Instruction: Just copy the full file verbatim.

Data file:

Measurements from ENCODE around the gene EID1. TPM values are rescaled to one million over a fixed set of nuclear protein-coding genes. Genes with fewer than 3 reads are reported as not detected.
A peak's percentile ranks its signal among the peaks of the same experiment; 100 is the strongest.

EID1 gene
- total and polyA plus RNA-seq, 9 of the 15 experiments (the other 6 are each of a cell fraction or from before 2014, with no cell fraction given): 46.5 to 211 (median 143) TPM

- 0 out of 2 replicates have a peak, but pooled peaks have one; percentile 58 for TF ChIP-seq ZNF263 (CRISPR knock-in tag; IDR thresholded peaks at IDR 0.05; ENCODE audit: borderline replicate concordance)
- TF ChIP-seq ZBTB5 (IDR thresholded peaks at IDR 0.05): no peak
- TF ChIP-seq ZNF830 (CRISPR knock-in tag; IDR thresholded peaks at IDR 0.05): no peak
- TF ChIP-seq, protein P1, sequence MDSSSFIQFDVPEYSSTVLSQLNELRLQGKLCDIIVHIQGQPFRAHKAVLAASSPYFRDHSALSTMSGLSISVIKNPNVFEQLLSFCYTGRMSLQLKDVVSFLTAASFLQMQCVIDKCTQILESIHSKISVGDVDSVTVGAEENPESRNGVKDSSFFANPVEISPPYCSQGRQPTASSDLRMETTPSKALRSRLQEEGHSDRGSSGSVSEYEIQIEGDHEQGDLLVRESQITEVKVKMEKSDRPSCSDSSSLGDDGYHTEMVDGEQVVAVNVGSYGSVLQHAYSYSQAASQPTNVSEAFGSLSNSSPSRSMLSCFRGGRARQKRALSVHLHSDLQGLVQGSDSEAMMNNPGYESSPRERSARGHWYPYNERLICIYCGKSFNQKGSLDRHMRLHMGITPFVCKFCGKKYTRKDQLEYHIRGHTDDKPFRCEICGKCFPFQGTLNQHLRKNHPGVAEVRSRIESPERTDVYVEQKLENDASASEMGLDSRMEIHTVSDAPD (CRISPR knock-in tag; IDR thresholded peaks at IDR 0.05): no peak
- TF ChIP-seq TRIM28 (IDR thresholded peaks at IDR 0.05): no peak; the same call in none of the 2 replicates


Measurements from ENCODE around the gene EID1. TPM values are rescaled to one million over a fixed set of nuclear protein-coding genes. Genes with fewer than 3 reads are reported as not detected.
A peak's percentile ranks its signal among the peaks of the same experiment; 100 is the strongest.

EID1 gene
- total and polyA plus RNA-seq, 9 of the 15 experiments (the other 6 are each of a cell fraction or from before 2014, with no cell fraction given): 46.5 to 211 (median 143) TPM

- 0 out of 2 replicates have a peak, but pooled peaks have one; percentile 58 for TF ChIP-seq ZNF263 (CRISPR knock-in tag; IDR thresholded peaks at IDR 0.05; ENCODE audit: borderline replicate concordance)
- TF ChIP-seq ZBTB5 (IDR thresholded peaks at IDR 0.05): no peak
- TF ChIP-seq ZNF830 (CRISPR knock-in tag; IDR thresholded peaks at IDR 0.05): no peak
- TF ChIP-seq, protein P1, sequence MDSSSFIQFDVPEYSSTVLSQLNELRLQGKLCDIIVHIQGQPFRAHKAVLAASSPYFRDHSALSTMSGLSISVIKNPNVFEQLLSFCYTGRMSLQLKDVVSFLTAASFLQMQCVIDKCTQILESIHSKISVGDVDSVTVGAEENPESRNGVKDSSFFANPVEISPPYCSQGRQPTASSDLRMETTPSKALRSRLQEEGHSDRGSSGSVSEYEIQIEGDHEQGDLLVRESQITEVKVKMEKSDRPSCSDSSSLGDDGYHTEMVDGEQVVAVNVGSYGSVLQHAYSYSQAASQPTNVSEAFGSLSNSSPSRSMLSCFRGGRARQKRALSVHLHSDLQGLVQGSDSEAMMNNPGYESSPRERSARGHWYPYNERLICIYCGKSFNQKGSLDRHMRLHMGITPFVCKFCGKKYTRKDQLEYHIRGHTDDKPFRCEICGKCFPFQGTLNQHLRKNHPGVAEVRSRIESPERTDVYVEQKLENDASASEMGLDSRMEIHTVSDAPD (CRISPR knock-in tag; IDR thresholded peaks at IDR 0.05): no peak
- TF ChIP-seq TRIM28 (IDR thresholded peaks at IDR 0.05): no peak; the same call in none of the 2 replicates